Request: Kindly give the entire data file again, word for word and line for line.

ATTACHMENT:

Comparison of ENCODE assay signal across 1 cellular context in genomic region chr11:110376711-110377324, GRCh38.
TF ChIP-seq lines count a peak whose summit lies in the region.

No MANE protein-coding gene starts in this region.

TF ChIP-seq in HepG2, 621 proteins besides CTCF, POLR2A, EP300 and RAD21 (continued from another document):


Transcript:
Comparison of ENCODE assay signal across 1 cellular context in genomic region chr11:110376711-110377324, GRCh38.
TF ChIP-seq lines count a peak whose summit lies in the region.

No MANE protein-coding gene starts in this region.

TF ChIP-seq in HepG2, 621 proteins besides CTCF, POLR2A, EP300 and RAD21 (continued from another document):